This is a problem that I have seen many times before. It leaves students bewildered because all of the signs that would lead them to expect a lower score are absent. They did not run out of time, they did not have to guess at lots of questions, and they did not feel overwhelmed. Even I have suffered from this a bit, my lowest Quant score came on the exam where I felt most comfortable – and my highest score on Quant came on the exam that felt the worst.
How is it that you can confidentially answer question after question while obviously missing quite a few questions that felt “easy?”
One culprit is the subtlety of the official GMAT questions overall. No other questions do as good a job of luring you into confidently choosing the wrong answer. This can happen on problem solving, but today I would like to focus on Data Sufficiency.
I sometimes refer to Data Sufficiency as “the Silent Killer” because the very structure of the Data Sufficiency question invites you to choose the wrong answer. This is because you do not know that you have forgotten to consider something. There are no values in the answer choices to help you see what you might have overlooked. That is why the person choosing the incorrect answer is often more confident than is the one who got the question right.
As you can see it is often difficult to gauge how you are doing on Data Sufficiency. And because the Quantitative section adapts as a whole, missing these data sufficiency questions results in the computer selecting lower-level questions in problem solving. So the problem solving questions may have seemed easier because they actually were at a lower level.
This is a pattern that I have seen repeated many times on practice exams. Students miss mid-level data sufficiency questions in the first part of the exam. This results in lower level questions being offered, and the student keeps missing just enough problems (of both Data Sufficiency and Problem Solving) to keep the difficulty level from increasing.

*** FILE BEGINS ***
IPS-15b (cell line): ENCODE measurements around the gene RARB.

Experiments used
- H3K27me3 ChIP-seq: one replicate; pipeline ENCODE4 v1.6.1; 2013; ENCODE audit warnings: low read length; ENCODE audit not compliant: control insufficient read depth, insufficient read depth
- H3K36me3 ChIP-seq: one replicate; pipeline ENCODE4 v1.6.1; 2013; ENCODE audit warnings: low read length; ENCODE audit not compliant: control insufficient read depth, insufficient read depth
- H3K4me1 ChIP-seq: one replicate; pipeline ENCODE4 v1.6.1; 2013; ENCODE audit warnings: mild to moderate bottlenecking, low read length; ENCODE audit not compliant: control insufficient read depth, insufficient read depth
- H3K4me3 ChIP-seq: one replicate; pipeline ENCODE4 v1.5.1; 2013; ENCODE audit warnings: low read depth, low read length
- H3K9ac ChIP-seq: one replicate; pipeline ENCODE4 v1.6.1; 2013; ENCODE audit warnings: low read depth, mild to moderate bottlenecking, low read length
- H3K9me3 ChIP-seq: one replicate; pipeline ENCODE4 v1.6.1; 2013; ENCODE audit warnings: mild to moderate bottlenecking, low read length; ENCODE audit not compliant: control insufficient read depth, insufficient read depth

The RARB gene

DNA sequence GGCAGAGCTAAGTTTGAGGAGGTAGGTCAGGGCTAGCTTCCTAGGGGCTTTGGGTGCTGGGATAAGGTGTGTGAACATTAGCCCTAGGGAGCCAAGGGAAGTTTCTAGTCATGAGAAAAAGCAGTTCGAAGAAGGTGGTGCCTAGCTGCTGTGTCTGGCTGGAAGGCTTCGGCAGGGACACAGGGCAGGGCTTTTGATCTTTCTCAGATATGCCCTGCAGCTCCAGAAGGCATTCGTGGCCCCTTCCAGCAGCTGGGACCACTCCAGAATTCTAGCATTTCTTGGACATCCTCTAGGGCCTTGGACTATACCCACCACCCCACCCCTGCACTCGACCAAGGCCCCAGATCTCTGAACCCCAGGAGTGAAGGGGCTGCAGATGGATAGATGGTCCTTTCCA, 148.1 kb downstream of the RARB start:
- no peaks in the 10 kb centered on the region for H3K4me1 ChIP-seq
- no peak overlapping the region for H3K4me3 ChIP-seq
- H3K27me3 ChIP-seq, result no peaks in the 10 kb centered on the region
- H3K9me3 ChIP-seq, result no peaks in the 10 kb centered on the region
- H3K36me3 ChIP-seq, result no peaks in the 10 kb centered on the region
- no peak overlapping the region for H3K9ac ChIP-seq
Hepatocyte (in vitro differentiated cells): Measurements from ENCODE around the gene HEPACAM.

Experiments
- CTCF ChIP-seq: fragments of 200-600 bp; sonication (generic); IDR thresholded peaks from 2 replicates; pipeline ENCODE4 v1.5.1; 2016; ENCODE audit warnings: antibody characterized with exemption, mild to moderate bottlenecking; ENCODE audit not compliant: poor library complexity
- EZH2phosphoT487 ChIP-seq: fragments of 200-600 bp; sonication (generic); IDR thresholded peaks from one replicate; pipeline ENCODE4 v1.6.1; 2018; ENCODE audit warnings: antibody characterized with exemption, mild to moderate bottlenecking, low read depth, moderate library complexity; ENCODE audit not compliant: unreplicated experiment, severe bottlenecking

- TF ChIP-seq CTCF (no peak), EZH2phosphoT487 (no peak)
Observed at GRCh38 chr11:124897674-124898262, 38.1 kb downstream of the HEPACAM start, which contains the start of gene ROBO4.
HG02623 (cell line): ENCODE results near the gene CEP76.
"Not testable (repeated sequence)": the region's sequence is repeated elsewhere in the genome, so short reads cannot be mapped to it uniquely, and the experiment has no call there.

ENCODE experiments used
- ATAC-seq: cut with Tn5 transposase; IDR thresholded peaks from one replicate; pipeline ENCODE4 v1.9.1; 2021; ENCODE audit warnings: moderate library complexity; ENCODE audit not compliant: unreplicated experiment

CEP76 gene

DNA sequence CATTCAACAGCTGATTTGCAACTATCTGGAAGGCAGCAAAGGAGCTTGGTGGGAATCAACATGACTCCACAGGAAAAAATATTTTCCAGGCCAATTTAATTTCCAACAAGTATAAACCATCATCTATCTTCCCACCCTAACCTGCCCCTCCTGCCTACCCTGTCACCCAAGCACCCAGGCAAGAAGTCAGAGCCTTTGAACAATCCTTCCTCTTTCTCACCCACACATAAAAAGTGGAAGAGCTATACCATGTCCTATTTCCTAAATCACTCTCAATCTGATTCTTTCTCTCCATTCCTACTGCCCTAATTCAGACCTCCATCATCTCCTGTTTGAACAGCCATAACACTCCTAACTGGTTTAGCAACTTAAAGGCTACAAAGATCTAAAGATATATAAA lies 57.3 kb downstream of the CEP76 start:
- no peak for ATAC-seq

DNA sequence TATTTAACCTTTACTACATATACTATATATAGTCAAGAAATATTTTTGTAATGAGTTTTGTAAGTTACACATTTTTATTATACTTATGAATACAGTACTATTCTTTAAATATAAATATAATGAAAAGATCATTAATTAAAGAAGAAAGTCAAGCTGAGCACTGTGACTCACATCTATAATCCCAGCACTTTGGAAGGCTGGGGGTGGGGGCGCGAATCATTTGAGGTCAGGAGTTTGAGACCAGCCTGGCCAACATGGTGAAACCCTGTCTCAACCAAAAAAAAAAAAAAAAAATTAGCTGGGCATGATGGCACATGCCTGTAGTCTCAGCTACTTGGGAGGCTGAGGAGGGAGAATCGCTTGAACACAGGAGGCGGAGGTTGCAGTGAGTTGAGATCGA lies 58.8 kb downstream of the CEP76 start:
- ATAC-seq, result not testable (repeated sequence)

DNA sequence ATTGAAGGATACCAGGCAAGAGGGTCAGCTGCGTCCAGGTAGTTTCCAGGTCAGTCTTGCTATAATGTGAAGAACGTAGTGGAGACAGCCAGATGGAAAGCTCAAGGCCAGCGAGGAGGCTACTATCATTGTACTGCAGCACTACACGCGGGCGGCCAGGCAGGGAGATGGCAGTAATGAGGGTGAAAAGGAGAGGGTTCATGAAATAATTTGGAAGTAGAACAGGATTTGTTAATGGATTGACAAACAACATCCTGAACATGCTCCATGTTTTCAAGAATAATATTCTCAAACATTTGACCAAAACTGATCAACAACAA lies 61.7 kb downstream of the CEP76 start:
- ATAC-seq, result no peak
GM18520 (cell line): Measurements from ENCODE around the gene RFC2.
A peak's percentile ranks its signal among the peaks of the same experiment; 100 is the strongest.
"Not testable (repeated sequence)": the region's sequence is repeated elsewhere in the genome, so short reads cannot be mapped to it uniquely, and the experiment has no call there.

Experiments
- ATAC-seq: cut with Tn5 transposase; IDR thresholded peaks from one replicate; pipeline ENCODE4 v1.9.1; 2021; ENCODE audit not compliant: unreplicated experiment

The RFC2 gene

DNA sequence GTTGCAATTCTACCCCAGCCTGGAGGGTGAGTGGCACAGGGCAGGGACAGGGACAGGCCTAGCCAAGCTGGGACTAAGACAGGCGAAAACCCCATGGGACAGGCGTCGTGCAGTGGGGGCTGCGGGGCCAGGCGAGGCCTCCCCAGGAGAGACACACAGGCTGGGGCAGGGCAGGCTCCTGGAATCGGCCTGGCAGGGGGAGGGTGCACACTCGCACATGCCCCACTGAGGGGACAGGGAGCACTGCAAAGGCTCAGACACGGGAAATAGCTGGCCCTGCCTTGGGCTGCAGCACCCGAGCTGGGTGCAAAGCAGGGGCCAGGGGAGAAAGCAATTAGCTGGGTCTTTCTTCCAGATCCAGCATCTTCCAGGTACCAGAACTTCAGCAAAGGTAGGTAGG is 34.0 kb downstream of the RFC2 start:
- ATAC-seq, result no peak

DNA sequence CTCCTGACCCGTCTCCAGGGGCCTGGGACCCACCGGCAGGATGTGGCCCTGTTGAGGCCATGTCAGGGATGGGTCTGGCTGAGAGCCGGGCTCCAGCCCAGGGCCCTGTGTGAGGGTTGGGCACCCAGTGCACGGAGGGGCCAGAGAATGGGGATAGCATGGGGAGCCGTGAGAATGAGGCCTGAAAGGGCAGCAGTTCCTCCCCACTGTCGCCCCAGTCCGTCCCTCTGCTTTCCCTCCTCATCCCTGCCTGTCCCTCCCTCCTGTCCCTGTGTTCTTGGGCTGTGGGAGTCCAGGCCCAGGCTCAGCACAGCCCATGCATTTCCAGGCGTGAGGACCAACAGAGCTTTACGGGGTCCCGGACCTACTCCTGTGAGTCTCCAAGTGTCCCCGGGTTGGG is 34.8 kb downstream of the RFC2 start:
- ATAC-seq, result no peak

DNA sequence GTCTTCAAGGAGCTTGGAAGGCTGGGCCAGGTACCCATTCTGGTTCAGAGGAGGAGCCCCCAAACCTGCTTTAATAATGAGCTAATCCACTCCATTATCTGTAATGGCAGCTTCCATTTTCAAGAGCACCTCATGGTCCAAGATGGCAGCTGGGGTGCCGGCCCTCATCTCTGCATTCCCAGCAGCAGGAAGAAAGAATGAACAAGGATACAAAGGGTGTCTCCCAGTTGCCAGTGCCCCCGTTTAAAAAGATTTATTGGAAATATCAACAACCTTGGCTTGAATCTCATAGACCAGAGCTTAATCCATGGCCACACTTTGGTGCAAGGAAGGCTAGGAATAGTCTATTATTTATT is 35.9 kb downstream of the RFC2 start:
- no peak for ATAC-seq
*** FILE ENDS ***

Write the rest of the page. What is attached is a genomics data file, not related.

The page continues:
The result? A quant section that felt comfortable because most of the questions were below the level that would really challenge the student. This may be what happened to you.
How to avoid this fate:
With Data Sufficiency questions there are no answer choices to provide a check on your assumptions or calculations. You must be your own editor and look for mistakes before you confirm your answer. Fortunately, there are several things you can do:
Think with your pen. Do not presume that you will remember what the question is asking, the facts you are given, or the hidden facts that are implied by the question stem. Note these things on your scratch paper so that you do not forget them. It may seem unnecessary to write “x is integer” or “must be positive” but just think of how dangerous it would be to forget this information!
Do your work early. Rewording the question is a great way to make data sufficiency more fool-proof. For example, it is much easier to comprehend the question “Is x a multiple of 4” than it is to wrestle with the questions “Is x/2 a multiple of 2?” Think about what the question is really asking and re-word it when you can.
- Catch mistakes before you submit. Always keep in mind the most common number properties, “positive/ negative” “integer/ non-integer” and “the numbers 0 and 1.” The test makers can really hide these number properties so that even experts could overlook them, so just run through these three number properties on every problem and you will catch lots of your mistakes before you submit.
David Newland has been teaching for Veritas Prep since 2006, and he won the Veritas Prep Instructor of the Year award in 2008. Students’ friends often call in asking when he will be teaching next because he really is a Veritas Prep and a GMAT rock star! Read more of his articles here.